Our goal for Medblogger is to build a community of physicians eager to share their opinions on news from around the Web as well as from the pages of Medical Economics magazine. Posts exclusive to Medblogger include both items written by Medical Economics editors and items written by physician contributors. Other posts include links to relevant stories in other publications that we think might interest you.
Anyone who knows me will no doubt laugh at that last statement....one of the most popular new items on display was the new 10 hour clip on battery unit. All throughout the show this was the hot ticket as everyone is always in need of more battery time. By adding on the unit, the tablet can give a user an additional 10 hours in addition to the 3-4 hour battery included with the unit. Mobile technology was on the mind of everyone in attendance this year. As you can see from the picture, the unit is only a little over 1/2 an inch in height and fits snugly on the back side of the unit and also has a couple USB ports. A stand can be clipped on to the battery as well. One conversation I had with a IT manager for a hospital stated this would solve the battery issues for use in the operating room, as now they have to keep changing batteries during the course of the day. The Sahara is only 3 pounds and with the battery it only ads about 1 1/2 pounds, still lighter than many tablets on the market, and compact.
I keep reading these stories about the FDA....last time there were top workers without computers and I thought even the low cost Intel Classmates could benefit, now data bases are corrupted due to similarities....perhaps SharePoint could be in order here for collaboration with SSL connections? If the manufacturer's numbers are used as primary indexes and create duplicates, perhaps another index number could be added...there are mechanisms that can run queries before a duplicate is entered in almost any data base program....sound like migration time to an updated data base program should be in the works...BD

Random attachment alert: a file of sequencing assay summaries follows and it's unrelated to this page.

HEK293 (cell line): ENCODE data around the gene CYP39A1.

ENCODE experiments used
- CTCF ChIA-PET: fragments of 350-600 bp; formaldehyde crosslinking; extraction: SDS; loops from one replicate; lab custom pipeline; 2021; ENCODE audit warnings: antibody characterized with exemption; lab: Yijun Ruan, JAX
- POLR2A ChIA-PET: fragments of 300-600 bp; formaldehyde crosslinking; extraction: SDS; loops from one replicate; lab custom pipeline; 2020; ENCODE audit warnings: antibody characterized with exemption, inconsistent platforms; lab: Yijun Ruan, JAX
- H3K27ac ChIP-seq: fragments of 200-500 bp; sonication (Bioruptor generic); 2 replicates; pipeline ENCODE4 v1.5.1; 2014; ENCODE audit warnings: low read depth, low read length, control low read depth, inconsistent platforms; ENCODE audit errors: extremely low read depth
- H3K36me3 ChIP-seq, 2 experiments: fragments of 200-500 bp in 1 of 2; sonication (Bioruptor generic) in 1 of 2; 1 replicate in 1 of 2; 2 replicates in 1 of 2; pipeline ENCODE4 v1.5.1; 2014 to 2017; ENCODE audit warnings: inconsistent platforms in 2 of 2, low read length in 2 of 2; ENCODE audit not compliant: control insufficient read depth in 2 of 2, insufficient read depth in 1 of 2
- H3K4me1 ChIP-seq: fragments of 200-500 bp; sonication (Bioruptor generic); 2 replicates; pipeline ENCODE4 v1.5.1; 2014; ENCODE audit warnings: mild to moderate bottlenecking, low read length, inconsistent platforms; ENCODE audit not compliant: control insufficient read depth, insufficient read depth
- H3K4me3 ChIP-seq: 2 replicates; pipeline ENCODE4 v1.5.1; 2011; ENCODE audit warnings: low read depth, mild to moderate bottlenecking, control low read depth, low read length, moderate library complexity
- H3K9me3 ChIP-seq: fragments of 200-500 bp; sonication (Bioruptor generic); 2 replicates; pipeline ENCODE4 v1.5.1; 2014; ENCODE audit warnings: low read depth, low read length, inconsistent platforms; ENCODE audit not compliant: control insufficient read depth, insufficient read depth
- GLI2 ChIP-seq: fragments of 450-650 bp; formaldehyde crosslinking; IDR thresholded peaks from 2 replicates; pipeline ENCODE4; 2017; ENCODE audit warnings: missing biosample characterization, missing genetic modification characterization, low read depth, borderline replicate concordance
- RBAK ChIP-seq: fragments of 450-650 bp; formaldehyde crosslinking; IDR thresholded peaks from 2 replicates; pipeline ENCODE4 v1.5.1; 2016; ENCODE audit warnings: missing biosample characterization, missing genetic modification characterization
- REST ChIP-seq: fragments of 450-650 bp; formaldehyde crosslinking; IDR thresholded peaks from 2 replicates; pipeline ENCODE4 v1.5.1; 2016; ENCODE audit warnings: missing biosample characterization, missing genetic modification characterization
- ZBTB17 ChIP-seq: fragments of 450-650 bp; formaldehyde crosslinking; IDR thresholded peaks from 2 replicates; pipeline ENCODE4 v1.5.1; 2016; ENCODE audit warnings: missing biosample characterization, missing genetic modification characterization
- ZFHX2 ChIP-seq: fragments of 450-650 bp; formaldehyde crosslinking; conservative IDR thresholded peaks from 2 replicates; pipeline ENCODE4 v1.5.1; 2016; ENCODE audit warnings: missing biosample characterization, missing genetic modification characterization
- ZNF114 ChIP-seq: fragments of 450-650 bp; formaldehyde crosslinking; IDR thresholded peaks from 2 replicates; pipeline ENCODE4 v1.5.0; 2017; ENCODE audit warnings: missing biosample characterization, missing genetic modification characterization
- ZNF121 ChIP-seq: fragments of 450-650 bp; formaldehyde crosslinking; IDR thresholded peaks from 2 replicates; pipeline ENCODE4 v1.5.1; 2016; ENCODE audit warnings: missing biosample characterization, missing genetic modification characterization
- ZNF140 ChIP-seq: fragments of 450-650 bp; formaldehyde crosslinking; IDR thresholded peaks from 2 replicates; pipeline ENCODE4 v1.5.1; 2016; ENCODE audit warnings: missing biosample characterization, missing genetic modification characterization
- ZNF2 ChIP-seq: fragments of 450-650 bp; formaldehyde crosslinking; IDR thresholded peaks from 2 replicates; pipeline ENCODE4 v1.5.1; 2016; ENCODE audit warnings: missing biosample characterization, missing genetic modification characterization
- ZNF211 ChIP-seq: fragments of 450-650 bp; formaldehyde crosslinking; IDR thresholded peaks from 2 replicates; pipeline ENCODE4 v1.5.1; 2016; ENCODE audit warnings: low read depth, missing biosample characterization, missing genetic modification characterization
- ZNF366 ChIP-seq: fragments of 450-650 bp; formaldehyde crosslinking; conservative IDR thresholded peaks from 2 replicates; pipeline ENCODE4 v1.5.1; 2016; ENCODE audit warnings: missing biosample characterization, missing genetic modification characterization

FDA needs to hire more inspectors and update its database that tracks approved prescription drugs, Janet Woodcock, the agency's deputy commissioner for scientific affairs and chief medical officer, said on Wednesday, CongressDaily reports. Woodcock testified at House Appropriations Subcommittee on Agriculture, Rural Development, FDA and Related Agencies hearing (Edney, CongressDaily, 2/27).
3 Wrong Knee surgeries in 2 years....BD
St. Joseph Hospital in Orange is under state investigation for mistakenly doing knee-repair surgery on a patient's good knee, the third "wrong-site" procedure to occur at Orange County's largest hospital since January 2006.
The Feb. 15 operation was intended to repair a patient's left knee but was "inadvertently performed on the right knee," according to a prepared statement released by the hospital in response to questions from The Times. Citing privacy concerns, the hospital declined to identify the patient or release other details.
Now this is interesting and has some merit...will be interesting to follow this story and see how it works with the folks at the nursing home...GPS has come to the walker...BD
We've already seen GPS used to track elderly patients, but some student researchers now look to be taking the idea one step further, with them outfitting some nursing center patients' walkers with a GPS system that helps guide them around. While the exact technical details are a bit unclear, the system apparently uses GPS when the patients are out and about, and relies on a WiFi-based system to direct 'em around inside the nursing center itself. The entire system has also obviously been about as simplified as possible, with it boasting just five buttons and large arrows pointing the way to the patients' destination. As a student project, however, it's still quite a ways from gaining any widespread use, although it has apparently been at use at the one nursing center their testing it at for several months already
FDA Clears Cellsearch™ Circulating Tumor Cell Test For Monitoring Metastatic Prostate Cancer Patients